There are a LOT of people from Canada in Denver, Colorado where I spend the majority of my time as a student of the US tax code. Many dual citizens got stung by the reasonably new US FBAR tax laws and there were some tragic cases that filtered there way up to my desk. Having grown up in Wisconsin and consider myself a Minnesotan I truly believe that anyone hearty enough to live north of Lake Michigan has to be by definition a good spirit. I personally love most everything about Canada from the cold winters to the oxygen rich summers.
With that I write today to my Canadian friends and clients to inform them that the IRS recently updated Publication 597, Information on the United States – Canada Income Tax Treaty. This publication discusses a number of treaty provisions that often apply to U.S. Read More
This letter was posted by Robert Wood on Forbes’ website. Robert is a US tax lawyer based in San Francisco, California. He received this letter in the course of his practice. I thought it was well worth passing on and have reproduced it in full:
“Dear Mr. President,
I am writing with a heavy heart as I, my husband, and our daughter are all seriously contemplating giving up our U.S. citizenship. We are doing this not to avoid paying U.S. taxes but because we strongly object to a system that is blatantly discriminatory and unfair to law-abiding Americans living outside the country. In addition, it has become too expensive, too difficult, and frankly, too frightening, to try to comply with all of the tax filing Read More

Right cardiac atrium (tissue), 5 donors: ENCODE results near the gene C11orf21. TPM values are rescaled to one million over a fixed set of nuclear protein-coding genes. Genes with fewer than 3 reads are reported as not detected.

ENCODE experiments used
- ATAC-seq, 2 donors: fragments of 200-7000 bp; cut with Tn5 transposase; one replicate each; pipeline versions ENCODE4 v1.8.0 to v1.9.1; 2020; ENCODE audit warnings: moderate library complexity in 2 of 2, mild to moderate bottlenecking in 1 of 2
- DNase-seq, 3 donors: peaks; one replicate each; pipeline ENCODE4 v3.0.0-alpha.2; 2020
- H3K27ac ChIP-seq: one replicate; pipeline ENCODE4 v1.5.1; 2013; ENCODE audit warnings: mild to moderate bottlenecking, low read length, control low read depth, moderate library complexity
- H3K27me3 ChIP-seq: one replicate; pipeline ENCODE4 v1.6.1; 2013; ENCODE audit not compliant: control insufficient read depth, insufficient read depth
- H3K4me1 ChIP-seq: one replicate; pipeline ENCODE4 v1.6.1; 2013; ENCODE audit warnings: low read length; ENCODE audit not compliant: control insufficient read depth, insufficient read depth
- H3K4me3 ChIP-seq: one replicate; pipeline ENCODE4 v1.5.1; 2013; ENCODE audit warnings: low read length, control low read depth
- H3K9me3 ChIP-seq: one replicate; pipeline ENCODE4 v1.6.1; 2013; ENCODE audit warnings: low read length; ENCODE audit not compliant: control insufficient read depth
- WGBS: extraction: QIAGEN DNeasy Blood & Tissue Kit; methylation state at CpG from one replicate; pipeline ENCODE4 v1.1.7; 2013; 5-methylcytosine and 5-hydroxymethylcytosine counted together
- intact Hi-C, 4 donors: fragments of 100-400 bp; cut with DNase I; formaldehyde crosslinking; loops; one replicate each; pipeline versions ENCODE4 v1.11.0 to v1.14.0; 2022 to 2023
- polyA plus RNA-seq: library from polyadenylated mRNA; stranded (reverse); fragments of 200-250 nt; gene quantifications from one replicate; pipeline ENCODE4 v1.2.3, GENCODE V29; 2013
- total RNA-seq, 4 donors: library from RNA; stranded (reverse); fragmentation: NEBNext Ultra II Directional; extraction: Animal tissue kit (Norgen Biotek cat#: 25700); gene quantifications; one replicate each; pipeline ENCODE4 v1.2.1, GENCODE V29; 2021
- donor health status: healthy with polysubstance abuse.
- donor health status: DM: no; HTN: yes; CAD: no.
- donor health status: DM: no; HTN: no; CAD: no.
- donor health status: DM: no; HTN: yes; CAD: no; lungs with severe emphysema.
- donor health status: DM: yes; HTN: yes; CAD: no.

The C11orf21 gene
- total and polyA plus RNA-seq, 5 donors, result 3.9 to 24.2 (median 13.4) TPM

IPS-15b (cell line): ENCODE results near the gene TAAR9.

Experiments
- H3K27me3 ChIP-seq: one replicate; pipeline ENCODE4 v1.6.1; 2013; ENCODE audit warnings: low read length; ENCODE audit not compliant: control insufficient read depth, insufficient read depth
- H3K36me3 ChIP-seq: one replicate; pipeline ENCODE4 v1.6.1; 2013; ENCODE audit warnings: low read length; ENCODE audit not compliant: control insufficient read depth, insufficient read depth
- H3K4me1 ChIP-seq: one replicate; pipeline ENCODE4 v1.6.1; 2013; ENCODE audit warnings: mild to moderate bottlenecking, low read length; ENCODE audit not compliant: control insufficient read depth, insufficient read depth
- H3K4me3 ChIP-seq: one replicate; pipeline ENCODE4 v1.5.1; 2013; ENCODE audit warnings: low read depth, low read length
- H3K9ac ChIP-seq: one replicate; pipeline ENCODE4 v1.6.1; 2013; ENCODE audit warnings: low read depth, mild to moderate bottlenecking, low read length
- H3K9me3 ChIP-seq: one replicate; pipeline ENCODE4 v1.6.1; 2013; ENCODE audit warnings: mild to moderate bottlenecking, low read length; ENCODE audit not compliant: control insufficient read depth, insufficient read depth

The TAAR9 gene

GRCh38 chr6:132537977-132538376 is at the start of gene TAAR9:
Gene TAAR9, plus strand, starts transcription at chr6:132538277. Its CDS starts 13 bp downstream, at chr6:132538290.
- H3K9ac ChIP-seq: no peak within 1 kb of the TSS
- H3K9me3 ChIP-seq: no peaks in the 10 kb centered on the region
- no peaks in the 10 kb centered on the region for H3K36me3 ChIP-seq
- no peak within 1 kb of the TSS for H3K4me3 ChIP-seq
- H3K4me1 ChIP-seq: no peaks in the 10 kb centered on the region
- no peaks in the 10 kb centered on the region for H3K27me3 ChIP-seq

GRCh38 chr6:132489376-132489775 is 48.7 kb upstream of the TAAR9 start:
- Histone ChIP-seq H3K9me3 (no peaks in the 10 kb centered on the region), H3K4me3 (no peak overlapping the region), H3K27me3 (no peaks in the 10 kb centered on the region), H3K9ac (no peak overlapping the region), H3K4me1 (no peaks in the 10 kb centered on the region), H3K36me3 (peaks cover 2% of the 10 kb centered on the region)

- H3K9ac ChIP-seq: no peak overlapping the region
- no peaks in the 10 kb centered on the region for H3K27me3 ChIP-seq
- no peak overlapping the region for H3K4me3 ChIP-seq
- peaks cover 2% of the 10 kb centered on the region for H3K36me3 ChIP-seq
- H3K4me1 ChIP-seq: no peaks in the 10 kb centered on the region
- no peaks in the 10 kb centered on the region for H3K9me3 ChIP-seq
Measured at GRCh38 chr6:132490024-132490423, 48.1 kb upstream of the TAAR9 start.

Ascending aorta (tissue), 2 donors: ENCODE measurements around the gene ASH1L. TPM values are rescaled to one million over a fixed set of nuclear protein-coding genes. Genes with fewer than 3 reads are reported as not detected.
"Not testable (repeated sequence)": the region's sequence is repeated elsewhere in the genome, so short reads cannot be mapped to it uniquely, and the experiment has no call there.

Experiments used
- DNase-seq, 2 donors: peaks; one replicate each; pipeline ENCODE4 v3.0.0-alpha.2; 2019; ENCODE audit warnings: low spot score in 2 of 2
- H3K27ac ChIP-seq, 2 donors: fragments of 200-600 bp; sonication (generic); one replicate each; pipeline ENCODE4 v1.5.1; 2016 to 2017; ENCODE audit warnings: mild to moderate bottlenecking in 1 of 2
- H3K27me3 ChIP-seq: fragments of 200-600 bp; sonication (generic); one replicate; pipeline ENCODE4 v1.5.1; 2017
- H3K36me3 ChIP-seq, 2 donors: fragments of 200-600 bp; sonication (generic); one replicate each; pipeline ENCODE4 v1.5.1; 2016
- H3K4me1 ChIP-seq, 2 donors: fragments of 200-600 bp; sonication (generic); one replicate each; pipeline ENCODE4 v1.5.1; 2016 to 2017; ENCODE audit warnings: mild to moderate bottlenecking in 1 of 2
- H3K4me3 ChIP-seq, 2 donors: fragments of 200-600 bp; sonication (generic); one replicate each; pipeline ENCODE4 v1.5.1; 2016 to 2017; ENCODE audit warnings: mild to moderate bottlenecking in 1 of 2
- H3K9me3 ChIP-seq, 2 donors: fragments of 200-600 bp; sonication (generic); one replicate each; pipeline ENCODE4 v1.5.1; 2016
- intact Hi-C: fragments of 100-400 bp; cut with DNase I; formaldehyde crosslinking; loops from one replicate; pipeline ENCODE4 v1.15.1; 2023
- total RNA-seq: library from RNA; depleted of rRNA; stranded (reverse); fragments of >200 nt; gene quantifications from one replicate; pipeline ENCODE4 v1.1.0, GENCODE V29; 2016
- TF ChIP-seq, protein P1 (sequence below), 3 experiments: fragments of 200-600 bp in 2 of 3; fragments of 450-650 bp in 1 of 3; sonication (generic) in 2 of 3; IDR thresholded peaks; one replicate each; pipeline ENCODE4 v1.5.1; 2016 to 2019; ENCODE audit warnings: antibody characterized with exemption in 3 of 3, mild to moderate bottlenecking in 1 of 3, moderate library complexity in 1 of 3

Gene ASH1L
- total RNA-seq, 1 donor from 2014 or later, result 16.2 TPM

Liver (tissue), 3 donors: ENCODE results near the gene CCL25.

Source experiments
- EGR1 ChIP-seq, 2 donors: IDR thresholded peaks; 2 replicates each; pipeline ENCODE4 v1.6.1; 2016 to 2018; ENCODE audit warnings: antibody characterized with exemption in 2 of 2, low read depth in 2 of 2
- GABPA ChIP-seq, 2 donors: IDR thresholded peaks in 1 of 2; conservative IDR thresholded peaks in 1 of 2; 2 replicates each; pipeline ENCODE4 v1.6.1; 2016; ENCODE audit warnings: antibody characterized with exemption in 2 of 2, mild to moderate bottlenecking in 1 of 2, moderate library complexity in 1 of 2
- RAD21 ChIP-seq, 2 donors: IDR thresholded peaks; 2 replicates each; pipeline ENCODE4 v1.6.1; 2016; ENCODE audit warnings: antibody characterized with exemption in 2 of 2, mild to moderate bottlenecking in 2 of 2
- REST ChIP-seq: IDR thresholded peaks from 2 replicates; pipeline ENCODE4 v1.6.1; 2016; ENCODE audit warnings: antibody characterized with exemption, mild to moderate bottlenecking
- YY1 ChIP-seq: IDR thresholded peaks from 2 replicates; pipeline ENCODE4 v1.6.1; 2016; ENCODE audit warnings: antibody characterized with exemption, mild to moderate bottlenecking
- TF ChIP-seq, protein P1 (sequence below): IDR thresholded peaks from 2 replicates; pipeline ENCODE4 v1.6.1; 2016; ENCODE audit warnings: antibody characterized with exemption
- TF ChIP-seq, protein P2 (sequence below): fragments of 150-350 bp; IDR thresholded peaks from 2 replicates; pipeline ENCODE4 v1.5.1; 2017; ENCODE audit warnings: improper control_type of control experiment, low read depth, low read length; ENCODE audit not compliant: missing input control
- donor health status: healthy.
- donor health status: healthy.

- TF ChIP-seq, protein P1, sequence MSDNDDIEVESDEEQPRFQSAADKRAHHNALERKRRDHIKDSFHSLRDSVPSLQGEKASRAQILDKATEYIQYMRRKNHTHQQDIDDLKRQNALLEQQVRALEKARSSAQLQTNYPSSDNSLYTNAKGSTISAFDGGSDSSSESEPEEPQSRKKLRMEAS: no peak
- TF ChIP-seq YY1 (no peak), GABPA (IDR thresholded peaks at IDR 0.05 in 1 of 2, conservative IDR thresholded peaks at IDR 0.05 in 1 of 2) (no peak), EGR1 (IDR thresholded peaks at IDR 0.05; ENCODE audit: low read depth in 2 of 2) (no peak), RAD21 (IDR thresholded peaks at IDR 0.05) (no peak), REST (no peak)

Canadians earning income from US rental property can be fraught with unexpected tax problems, which could severely hurt their after-tax return on investment. It is important to consult a cross-border tax professional before the purchase to understand all the US and Canadian tax implications of owning US rental property and to make the best decision for their situation on the right structure to own and finance the purchase of US rental property.
This is the first of a series of articles on the cross-border tax considerations of investing in US rental property. If you are planning to purchase US rental property, you need to have some basic understanding of the following US and Canadian tax law before you can make a sound decision on how you should own and finance the purchase of US rental property. Read More
“Imagine my surprise when I found out the United States considers me a criminal,” says a Canadian police officer who has been enforcing Canadian laws and protecting Canadians for more than three decades.
The American government considers that Canadian cop a criminal because he hasn’t filed tax returns with Internal Revenue Service (IRS) on his entirely Canadian earned and taxed income. He also hasn’t submitted Foreign Bank Account Reports (FBARs) to U.S. Financial Crimes Enforcement Network (FinCEN) on joint bank accounts held at his local Canadian bank with his Canadian wife.
He had no idea until recently that he was required to do so simply because he was born Read More
When an individual, who was resident in Canada for tax purposes, ceases to be resident in Canada, there is generally a deemed disposition of assets owned by that individual at their fair market value. Any resulting deemed gain must be reported on the final tax return filed as a resident.
This is commonly called “departure tax”. However, unlike the kind of “departure tax” that is levied at some airports, there is no tax official in Canada waiting to collect it when the Canadian expat leaves. Rather, it is calculated and payable as part of the normal income tax filing.
This article will provide an outline of the key points in relation to the “Departure Tax”. Read More